Most Interesting Presentation: Karmaloop
A crowd-favorite presentation was the always-entertaining Greg Selkoe, the founder of Karmaloop, a Boston-based streetwear company. In this fireside chat, Greg touched on multiple topics including the fact he hires passionate people who wear his products as his customer service representatives, knowing that it adds credibility to have people that truly care about the brand representing it. Greg also says he doesn't hire experts anymore regarding his site content because they don't know his audience the way his team does. Greg also spoke passionately against rigid Boston laws that he feels prevent Boston start-ups and businesses from thriving, and encouraged people to check out his project, Future Boston Alliance, which advocates for collective action to improve Boston laws and businesses.
Best Vendor Station: STaples
Thanks to their adorable mini-cupcakes and enormous pastry spread, Staples absolutely killed it in the vendor display department. And who doesn’t love a little conference carbo-loading? Oh, and their panel in the morning on creating an omnichannel experience was delicious as well, touching upon the need for automated metrics around page speed and page performance before even thinking of rolling out new capabilities.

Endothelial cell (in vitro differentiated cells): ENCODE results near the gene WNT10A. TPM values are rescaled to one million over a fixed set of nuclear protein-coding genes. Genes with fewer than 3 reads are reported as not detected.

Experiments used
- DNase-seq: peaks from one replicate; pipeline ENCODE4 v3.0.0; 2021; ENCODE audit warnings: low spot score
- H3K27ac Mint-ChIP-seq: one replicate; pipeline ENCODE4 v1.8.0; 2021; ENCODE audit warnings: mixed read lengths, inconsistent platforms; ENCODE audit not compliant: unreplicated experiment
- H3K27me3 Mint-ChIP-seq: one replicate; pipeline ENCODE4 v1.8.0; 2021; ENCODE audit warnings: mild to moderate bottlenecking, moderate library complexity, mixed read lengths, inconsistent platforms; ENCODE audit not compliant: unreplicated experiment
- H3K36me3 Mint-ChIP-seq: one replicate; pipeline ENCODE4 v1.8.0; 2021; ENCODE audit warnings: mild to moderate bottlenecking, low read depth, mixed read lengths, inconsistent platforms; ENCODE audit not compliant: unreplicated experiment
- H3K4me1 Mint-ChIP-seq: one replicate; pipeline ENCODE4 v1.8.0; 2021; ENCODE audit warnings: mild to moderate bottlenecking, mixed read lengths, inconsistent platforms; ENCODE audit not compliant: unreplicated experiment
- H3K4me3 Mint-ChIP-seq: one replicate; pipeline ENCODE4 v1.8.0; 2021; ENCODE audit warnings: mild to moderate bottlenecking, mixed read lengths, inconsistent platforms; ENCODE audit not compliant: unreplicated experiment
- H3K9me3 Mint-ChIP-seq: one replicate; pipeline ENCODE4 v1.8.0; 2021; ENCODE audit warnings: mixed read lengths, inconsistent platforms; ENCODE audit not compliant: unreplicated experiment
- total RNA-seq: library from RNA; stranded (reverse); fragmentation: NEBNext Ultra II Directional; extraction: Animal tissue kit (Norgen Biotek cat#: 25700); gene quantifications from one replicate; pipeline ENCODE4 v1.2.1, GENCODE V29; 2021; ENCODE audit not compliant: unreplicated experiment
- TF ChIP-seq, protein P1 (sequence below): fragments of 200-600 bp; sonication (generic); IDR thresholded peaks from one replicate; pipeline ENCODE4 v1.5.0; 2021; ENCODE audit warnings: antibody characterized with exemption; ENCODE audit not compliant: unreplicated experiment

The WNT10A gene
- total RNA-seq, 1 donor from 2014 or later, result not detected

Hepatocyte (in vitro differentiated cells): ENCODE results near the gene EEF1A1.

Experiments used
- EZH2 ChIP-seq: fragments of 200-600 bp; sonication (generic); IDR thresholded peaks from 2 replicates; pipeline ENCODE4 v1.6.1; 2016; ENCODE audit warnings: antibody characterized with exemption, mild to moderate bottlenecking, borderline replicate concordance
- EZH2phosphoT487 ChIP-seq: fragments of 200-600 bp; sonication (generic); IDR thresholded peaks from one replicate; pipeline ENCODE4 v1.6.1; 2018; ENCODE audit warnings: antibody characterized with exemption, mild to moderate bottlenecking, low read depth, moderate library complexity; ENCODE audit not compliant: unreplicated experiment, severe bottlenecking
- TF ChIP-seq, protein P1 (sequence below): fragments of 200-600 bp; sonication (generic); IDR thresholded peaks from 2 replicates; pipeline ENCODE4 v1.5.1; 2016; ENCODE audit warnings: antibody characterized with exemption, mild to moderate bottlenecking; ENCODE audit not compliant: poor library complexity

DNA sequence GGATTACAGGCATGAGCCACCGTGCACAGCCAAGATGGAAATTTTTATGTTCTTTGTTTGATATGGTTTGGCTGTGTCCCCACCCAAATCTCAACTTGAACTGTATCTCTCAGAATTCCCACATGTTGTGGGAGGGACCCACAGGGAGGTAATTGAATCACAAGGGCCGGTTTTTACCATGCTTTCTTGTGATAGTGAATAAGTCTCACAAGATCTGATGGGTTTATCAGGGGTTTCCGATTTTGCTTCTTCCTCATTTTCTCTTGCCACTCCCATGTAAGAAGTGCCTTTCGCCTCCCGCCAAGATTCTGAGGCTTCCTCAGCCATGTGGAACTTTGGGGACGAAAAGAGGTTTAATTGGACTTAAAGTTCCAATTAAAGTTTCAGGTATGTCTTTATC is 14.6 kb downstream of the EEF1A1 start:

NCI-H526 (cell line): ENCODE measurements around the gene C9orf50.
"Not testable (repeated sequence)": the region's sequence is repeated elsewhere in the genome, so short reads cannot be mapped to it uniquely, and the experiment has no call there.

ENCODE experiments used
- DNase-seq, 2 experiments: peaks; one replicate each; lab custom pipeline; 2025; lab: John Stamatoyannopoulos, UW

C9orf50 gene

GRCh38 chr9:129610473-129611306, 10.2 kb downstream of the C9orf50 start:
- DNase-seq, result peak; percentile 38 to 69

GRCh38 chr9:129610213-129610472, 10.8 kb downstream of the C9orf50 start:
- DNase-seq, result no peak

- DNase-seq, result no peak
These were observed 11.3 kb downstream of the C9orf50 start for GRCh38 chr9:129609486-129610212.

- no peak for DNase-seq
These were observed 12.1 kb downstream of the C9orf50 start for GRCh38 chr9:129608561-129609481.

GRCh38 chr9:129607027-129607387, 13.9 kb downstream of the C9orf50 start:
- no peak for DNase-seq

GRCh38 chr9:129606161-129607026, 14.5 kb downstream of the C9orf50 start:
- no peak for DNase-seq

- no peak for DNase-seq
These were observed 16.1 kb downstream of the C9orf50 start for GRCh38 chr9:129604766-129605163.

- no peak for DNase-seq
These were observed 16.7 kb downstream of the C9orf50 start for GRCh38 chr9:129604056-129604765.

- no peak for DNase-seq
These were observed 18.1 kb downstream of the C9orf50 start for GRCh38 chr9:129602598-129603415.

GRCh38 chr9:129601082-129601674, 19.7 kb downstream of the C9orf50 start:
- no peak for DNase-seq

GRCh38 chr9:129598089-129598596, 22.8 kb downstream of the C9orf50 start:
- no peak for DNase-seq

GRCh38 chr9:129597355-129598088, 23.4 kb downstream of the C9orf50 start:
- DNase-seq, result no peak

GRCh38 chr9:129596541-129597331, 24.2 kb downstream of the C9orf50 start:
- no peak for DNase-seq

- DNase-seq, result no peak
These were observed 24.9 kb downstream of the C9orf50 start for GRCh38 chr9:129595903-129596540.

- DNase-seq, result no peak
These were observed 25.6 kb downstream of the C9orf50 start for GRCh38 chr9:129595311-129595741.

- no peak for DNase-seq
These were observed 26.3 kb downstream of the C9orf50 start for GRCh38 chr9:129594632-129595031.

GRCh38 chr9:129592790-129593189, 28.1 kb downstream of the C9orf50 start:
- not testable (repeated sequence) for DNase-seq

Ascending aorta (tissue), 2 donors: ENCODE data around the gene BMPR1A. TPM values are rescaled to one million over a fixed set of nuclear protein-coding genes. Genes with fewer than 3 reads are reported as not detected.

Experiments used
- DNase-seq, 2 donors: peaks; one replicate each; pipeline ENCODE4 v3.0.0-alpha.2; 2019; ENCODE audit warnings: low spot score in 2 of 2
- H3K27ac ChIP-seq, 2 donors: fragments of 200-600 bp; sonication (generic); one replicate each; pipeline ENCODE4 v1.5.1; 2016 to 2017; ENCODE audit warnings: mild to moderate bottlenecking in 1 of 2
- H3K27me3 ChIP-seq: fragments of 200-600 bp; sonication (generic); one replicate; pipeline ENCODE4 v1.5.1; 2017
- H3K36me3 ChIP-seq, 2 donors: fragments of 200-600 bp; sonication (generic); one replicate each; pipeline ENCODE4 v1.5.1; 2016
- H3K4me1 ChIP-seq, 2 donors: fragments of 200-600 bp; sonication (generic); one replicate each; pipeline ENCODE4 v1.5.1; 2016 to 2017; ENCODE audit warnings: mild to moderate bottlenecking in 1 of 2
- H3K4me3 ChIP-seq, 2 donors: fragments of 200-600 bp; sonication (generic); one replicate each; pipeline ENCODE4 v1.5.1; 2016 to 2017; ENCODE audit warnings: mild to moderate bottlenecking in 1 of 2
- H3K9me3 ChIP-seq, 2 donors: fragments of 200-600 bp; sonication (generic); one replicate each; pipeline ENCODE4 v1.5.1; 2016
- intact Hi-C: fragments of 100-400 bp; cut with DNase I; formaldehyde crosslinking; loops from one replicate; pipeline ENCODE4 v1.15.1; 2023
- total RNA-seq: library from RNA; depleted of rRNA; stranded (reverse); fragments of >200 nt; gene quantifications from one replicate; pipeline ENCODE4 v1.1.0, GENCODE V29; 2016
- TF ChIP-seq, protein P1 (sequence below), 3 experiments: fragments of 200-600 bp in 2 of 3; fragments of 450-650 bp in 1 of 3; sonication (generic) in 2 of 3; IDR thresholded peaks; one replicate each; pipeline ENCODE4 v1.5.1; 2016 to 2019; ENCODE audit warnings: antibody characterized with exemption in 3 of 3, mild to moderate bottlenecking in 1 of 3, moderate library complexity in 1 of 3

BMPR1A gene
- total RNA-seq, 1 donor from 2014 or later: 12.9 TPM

Most Controversial Statement: Omnichannel
Speaking of omnichannel, the most controversial statement of the day belonged to Steve Davis, President of Rue La La, who boldly stated his disdain for the phrase “omnichannel”, insisting that it’s overrated and what really matters is the customer experience. Steve also views traditional customer service as reactionary, while by contrast, a great concierge anticipates your needs. Rue La La is extremely focused on NPS (Net Promoter Score) as a mission-critical metric and feels strongly that customer loyalty must be earned. While we at Blueport don’t necessarily agree the need to be omnichannel is overrated, Rue La La is a great example of a truly customer-centric company that prides itself on and strives for great customer service.
Most Engaged Tweeters
No surprise, but MITX was full of very active social media enthusiasts. Some of our favorite tweets came from the following companies, speakers and audience members:
Overall, the #MITXECS was a very informative, fun and engaging day that made Blueport Commerce proud to be a part of the fabric of the Boston e-commerce scene. Our hope is that big-ticket retail is an even bigger focus at the next e-commerce event.
Want to read more? Read the MITX Event Recap: Top Tweets from the 2013 "What's Next" e-Commerce Summit (#MITXECS) and listen to Greg Selkoe’s Fireside Chat on Boston.com [may require Boston.com registration].